Even with interest bubbling in electromobility as a greener method of transportation, clean diesel engines continue to size chunks of highway marketshare.
According to new research from the Diesel Technology Forum, Class 3-8 trucks model years 2011 and newer made up 36 percent of all commercial trucks on the road at the end of last year – a jump of 6 percent over 2016 and more than 10 percent higher than 2015.
According to the report, only about 21 percent of all commercial trucks Class 3-8 use gasoline, and about 4 percent use “other” fuels. Natural gas accounts for less than 1 percent.
Allen Schaeffer, executive director of the Diesel Technology Forum, says the more than 4.9 million new-technology diesel trucks now on the road have removed more than 26 million metric tons of nitrogen oxides (NOx) and 59 million metric tons of carbon dioxide (CO2) from the air.
“On average, truckers saved $2,600 in fuel, which adds up to 138 million barrels of crude oil – that’s 50 percent of the entire U.S. Strategic Petroleum Reserve, saved by just a few thousand trucks,” he adds.
According to Fleet Advantage’s latest Truck Lifecycle Data Index, the newest Class 8 diesel trucks can save truckers up to $26,600 in fuel costs over a 2012 model – a 7.9 percent increase in savings, despite a higher average diesel price.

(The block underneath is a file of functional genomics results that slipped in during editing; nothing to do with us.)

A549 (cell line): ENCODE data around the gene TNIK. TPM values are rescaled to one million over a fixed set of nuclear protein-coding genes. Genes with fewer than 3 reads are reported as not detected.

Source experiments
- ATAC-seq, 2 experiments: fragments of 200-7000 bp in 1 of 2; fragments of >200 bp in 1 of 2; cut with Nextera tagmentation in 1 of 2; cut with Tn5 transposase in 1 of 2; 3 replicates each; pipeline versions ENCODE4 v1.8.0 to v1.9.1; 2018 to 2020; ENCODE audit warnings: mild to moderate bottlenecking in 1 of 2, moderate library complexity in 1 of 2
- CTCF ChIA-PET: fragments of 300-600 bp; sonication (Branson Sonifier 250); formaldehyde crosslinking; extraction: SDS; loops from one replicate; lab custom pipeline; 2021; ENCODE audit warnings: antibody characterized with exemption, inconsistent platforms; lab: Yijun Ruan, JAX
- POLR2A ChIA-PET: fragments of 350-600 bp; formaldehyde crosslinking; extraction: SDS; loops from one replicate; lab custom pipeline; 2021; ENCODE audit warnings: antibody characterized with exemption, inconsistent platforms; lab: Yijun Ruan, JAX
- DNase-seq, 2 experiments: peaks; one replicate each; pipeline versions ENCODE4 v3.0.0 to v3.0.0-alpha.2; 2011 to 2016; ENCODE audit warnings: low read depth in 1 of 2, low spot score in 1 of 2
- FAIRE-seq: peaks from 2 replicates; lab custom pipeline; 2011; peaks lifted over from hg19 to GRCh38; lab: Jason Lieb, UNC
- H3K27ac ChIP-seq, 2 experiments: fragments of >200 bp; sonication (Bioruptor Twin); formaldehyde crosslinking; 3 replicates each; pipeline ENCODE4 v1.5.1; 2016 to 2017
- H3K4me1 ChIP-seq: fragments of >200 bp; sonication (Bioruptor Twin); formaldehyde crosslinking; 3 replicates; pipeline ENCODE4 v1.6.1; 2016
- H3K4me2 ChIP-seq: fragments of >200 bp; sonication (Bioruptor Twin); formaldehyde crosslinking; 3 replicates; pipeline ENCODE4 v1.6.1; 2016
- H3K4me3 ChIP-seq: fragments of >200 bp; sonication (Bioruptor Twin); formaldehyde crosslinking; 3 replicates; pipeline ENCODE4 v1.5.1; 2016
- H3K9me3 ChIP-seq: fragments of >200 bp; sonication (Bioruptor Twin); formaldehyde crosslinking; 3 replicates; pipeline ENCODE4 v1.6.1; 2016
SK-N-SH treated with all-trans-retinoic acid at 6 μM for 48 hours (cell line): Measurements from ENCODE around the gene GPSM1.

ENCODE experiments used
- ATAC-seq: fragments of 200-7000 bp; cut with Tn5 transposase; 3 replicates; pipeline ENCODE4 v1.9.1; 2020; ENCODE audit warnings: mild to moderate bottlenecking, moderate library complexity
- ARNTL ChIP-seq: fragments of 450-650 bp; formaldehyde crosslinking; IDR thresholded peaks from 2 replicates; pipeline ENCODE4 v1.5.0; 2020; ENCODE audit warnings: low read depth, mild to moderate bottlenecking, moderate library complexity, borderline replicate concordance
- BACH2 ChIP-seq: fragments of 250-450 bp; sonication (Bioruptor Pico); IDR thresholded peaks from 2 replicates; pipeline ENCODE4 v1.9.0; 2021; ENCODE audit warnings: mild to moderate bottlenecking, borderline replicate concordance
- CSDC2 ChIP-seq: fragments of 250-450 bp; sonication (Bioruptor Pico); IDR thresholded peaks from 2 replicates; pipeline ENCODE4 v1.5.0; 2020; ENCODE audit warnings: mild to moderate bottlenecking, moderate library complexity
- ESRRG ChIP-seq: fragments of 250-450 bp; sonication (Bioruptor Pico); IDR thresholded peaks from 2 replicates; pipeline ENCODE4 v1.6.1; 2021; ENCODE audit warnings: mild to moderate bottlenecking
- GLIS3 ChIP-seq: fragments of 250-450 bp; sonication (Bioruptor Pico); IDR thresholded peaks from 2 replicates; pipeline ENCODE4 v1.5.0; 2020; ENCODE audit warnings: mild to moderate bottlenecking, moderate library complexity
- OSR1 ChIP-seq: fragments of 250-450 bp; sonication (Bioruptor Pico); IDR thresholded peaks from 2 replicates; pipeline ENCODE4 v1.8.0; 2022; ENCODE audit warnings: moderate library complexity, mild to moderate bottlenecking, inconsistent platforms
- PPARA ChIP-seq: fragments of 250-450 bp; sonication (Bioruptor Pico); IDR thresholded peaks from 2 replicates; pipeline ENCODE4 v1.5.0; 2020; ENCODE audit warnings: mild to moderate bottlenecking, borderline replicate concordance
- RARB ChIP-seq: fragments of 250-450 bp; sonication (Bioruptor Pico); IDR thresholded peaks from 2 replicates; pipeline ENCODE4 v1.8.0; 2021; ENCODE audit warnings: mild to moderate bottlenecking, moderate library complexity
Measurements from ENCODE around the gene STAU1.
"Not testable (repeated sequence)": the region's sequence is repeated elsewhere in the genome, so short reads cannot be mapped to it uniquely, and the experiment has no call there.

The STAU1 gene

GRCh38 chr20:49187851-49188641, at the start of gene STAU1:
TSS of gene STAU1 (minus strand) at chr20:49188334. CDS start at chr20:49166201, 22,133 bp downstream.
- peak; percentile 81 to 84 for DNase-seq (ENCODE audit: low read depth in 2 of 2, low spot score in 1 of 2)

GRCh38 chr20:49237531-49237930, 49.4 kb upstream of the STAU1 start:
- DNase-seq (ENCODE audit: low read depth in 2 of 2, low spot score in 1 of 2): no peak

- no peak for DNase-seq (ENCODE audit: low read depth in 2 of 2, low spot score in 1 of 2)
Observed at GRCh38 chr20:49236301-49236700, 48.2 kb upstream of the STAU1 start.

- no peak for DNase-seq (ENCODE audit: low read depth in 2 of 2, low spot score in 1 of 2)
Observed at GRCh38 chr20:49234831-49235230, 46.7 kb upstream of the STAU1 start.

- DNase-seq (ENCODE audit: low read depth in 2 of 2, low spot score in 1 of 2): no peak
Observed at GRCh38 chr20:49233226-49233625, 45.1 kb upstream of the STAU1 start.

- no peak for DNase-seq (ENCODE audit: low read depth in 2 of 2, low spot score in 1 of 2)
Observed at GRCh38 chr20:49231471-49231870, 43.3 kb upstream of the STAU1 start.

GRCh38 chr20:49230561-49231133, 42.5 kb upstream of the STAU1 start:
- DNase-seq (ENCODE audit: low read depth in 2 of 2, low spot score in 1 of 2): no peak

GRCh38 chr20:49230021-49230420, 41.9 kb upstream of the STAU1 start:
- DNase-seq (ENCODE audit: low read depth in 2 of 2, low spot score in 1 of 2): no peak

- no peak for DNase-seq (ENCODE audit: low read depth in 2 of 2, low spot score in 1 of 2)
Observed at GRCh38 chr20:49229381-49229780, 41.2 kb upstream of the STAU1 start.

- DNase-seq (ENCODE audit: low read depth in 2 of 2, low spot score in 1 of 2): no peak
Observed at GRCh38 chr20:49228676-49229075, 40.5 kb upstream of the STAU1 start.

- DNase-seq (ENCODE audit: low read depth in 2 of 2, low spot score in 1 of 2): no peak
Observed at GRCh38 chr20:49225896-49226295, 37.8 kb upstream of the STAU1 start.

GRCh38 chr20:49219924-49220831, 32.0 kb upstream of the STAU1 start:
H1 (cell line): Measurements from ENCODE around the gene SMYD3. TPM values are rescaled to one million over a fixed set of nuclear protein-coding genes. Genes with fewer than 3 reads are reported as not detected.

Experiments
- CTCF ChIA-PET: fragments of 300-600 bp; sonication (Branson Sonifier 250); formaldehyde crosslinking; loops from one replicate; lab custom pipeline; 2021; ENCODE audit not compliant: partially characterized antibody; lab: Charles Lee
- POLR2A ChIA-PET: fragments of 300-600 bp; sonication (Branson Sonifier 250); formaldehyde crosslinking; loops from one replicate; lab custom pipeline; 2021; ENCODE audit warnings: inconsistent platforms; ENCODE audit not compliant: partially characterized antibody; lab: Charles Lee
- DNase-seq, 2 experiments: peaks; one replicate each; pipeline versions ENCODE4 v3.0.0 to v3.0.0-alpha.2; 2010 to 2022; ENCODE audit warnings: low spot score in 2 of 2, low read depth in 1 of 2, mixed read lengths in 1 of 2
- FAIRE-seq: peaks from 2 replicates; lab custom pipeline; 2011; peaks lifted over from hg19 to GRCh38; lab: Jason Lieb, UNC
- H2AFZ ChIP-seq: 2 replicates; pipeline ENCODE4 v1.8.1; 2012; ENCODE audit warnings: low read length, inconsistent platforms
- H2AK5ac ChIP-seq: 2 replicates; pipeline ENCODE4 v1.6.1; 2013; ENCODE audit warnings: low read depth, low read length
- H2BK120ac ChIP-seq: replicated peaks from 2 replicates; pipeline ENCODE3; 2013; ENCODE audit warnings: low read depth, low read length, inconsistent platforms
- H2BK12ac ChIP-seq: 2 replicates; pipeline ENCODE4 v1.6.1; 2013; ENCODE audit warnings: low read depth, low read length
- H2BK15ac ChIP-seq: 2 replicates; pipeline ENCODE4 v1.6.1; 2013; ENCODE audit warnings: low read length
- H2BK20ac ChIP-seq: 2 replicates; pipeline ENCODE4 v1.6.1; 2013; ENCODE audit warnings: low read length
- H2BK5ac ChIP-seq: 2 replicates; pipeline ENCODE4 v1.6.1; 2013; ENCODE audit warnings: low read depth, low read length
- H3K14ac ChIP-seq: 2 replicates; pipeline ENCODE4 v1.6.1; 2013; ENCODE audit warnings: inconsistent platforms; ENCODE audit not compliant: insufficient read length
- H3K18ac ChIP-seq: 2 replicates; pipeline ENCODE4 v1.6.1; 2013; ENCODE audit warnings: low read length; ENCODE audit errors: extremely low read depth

Newer trucks also offer NOx emissions 99 percent lower than previous generations, along with 98 percent fewer emissions of particulate matter. Beginning in 2011, all new heavy-duty trucks are equipped with selective catalytic reduction and particulate control technologies, which combine to achieve stringent new EPA emissions requirements for NOx emissions of no more than 0.20 grams per brake horsepower hour (g/BHP-hr.). This is in addition to particulate emissions levels of no more than 0.01 grams per brake horsepower hour (g/HP-hr.) established in 2007.
Indiana and Tennessee have the highest percentage of new-generation Class 8 diesel trucks at 66 percent and 60 percent, respectively. Florida, with a growth of 81 percent over 2016, has fastest-growing heavy duty clean diesel fleets by a wide margin.
Top 5 state for total newest generation clean diesel heavy-duty trucks
- Indiana – 51 percent of heavy-duty vehicles in Indiana meet or exceed 2010 U.S. EPA emission standards for particulate matter and NOx.
- Texas – 36 percent of heavy-duty vehicles in Texas meet or exceed 2010 U.S. EPA emission standards for particulate matter and NOx. The state also is tops in the country for diesel-powered passenger vehicles.
- California – 23 percent of heavy-duty vehicles in California are at or above 2010 U.S. EPA emission standards for particulate matter and NOx.
- Illinois – 32 percent of heavy-duty vehicles in Illinois meet or beat 2010 U.S. EPA emission standards for particulate matter and NOx.
- Pennsylvania – 35 percent of heavy-duty vehicles in Pennsylvania meet or exceed 2010 U.S. EPA emission standards for particulate matter and NOx.